TRIBUTE TO FEMI ADEKANYE
February 21, 2012. The only thing I looked forward to that Tuesday evening was the European Champions League match between Spanish giants, Real Madrid, and Russian CSKA Moscow, which was to feature Nigeria's Ahmed Musa. I seeing A beep on my blackberry device as I settled in my company's staff bus few minutes after the 5pm closing time would change my mood. 'Popoola Lekan Saheed wrote on Facebook: We lost one of our great men in Offa. Alhaji Chief Zakariyahu Femi Adekanye. May Allah grant him aljanah firdaus. Amin', thundered the BB message from one of my childhood friends, Olayiwola Oni, who knew right from our secondary school days that I was a great fan of the deceased.
Popoola Lekan Saheed, the original conveyor of the sad news on Facebook, is the current Chairman of Offa Local Government, Kwara state where Dr Femi Adekanye and I hail from. Coming from such personality, I therefore needed no second confirmation to know my childhood hero and mentor was truly gone. It was a sad evening for me, with tears dropping from the eyes as I recalled in few minutes how this man, without knowing, greatly influenced me in my defining years.
For the reader of this article that is either old and literate enough to have witnessed what went on in the Nigerian economy in the 80′s to mid 90′s or has basic knowledge of the history of banking system in Nigeria, Dr Femi Adekanye needs no introduction. But for the uninitiated, Dr Femi Adekanye was the Chairman/Chief Executive Officer of the defunct Commerce Bank Limited, former President of the Chartered Institute of Bankers of Nigeria (CIBN), founding President of West Africa Bankers Association (WABA), an author of many authoritative books on banking and one of the men that redefined banking profession in Nigeria. As a sucker for history, there was no way I would not have come across Dr Femi Adekanye in my readings, but that was not my source of knowing Adekanye I had known him from the time I could barely read.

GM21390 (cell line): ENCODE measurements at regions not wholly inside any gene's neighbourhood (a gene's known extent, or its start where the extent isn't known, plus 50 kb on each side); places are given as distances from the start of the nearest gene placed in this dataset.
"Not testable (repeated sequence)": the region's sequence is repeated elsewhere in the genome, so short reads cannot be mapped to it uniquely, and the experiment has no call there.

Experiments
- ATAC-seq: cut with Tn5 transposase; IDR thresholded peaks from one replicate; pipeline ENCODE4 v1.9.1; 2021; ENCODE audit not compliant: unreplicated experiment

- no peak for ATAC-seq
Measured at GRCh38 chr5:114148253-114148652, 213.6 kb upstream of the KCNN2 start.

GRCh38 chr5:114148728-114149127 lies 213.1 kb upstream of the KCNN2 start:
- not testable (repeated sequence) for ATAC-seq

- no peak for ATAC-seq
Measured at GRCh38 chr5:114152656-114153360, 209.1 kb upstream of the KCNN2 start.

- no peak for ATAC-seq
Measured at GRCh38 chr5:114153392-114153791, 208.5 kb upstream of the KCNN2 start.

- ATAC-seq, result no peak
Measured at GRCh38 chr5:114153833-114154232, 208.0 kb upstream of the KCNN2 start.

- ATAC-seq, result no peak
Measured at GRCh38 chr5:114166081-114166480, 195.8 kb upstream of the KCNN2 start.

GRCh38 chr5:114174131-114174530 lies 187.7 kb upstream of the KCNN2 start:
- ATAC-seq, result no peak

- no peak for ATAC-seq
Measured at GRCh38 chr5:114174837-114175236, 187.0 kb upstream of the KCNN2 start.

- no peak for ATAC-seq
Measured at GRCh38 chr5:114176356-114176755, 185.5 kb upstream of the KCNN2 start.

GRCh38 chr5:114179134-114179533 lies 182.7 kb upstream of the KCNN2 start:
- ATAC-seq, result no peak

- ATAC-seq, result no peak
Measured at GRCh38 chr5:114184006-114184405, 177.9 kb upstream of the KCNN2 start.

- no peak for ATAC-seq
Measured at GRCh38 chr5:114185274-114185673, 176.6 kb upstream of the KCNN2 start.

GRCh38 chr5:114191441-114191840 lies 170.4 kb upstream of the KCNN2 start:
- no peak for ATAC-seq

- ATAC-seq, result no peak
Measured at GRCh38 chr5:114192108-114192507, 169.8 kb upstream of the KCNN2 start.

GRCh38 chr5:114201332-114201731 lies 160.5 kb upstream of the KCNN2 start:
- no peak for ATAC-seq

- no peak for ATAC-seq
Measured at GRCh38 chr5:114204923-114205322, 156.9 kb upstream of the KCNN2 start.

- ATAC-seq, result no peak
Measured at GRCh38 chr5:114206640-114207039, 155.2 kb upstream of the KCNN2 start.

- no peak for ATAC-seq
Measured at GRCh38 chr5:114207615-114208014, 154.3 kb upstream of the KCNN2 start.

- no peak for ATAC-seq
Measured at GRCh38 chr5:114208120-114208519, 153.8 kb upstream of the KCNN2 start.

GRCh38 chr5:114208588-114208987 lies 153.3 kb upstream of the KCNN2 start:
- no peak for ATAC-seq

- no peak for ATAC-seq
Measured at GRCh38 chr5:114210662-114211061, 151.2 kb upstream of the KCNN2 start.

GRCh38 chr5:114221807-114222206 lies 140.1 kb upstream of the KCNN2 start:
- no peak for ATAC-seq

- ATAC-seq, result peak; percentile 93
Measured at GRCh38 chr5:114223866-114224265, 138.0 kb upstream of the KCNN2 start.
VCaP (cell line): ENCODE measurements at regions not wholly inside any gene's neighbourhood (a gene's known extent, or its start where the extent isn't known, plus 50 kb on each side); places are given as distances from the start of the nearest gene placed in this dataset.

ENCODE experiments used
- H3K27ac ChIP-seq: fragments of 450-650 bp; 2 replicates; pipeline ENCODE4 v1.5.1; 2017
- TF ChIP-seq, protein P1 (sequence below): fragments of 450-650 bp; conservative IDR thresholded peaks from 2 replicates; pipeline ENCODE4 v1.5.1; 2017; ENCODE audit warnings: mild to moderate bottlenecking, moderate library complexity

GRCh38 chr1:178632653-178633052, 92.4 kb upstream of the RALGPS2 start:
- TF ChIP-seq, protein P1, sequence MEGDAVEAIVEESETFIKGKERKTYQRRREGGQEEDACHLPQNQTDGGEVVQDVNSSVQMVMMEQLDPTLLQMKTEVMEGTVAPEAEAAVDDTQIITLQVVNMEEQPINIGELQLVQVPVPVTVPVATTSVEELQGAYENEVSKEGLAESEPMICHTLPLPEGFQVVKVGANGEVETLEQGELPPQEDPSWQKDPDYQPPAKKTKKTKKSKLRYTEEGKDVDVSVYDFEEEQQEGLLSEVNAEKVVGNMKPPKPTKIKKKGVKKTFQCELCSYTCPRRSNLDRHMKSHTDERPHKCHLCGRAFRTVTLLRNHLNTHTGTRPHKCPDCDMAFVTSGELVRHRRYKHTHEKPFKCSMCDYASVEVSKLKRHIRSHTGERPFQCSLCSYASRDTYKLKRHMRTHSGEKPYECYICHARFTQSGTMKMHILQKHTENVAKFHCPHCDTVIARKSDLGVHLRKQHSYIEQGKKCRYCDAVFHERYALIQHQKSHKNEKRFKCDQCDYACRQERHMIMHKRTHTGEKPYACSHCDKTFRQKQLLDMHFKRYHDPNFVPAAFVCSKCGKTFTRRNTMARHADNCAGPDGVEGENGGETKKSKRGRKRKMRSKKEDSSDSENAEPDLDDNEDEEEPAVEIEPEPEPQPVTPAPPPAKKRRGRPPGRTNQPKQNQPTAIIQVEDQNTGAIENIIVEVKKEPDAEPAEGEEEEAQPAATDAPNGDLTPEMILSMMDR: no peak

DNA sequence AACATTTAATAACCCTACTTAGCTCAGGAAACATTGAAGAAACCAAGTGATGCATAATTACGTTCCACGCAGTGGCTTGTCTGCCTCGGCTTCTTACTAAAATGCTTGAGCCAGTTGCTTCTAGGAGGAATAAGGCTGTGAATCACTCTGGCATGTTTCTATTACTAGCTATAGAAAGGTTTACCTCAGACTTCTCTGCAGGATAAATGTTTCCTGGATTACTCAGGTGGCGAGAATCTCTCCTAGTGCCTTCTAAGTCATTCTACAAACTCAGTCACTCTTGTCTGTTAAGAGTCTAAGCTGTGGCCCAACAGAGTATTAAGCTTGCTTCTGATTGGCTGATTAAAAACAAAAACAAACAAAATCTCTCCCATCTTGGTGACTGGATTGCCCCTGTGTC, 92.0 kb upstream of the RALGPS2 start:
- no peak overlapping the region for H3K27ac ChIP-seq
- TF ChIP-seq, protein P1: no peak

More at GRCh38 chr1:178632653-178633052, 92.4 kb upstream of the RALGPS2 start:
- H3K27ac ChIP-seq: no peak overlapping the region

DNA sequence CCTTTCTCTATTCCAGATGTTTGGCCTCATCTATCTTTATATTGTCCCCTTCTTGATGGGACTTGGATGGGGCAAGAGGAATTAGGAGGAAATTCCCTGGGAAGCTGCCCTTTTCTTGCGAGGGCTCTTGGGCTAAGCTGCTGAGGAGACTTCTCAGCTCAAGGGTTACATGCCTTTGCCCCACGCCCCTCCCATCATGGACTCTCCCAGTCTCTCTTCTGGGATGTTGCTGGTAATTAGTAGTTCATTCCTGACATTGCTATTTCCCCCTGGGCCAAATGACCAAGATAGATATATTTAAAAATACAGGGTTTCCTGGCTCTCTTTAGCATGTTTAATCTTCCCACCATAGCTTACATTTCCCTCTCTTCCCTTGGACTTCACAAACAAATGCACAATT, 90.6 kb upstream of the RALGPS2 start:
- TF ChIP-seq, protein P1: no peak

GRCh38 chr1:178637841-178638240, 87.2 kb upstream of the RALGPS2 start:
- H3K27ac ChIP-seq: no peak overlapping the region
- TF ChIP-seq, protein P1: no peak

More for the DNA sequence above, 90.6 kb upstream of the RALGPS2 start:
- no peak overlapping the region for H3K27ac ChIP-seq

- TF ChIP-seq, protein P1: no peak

Growing up in my family house in Gedegbe compound, railway station area, in Offa in the late 1980s, there was only one big man in our neighbourhood. He was Lagos-based, but his family house was separated from ours by just a one-storey building. His mother, whom we all fondly called Alhaja, lived in that modest house and he did come from Lagos to visit at least once in a month. It was easy for us children in the neighbourhood to know our rich neighbour was around, as anytime we saw a clean Daewoo Racer car parked in front of the house, we knew Chief or Daddy Eko, as Dr Adekanye was fondly called by his family members, was around. Like any other typical ilu-oke children would do, the entire neighbourhood would watch from our respective windows and balconies the glamour and paraphernalia that followed our big man visitor. That was the defining moment of my life. At such very tender age of less than 10, one thought would always cross my mind: Suraj, one day you will enter this neighbourhood like Femi Adekanye!
I grew up in the same neighbourhood as Dr Femi Adekanye's extended family, consisting of his mother, sisters, brothers, and his numerous nephews and nieces who were my best friends then. Save for my family, I have never come across a family so closely-knit, with the familial boundaries totally collapsed. Dr Adekanye, whom I believed was the eldest of his mother's surviving children, took everybody in his family like children. He was not your typical Lagos Chief that leaves his family suffering in the village. Despite being extremely busy in Lagos as a bank CEO and president of several professional associations at the time, he was always finding time to come home at least once in every month to see his family. Perhaps Dr Adekanye inherited his large-heartedness from his mother. All children in the neighbourhood, with this writer a prominent member, always looked forward to Thursday evenings then , when Alhaja would share akara(bean cake), agbon(coconut) and sometimes money, for us. Straight from our football fields or Arabic school (ile kewu), we would march to Dr Femi Adekanye's family house to savour Alhaja's sara(charity). It was an experience we would never forget. For such a cheerfully giving woman and son, it was only natural that the success would know no limits, imput to the charity whatever mischief you want to. In fact, one of my prayer points as an innocent boy then was: oh God, please give me the type of wealth of Adekanye – taking care of his family, relatives, community and religion!
Shortly, around early 90s, Dr Adekanye built a more benefitting house for his mother and family around Agun area, Adesoye College road, Offa, and with the new edifice quite distant from our compound, that marked the end of my knowledge of Dr Femi Adekanye from close distance. With the boy now literate enough to follow events in the media, I began to know Adekanye, not as a benevolent neighbour again, but as a public figure.
Oyewale writes from Lagos.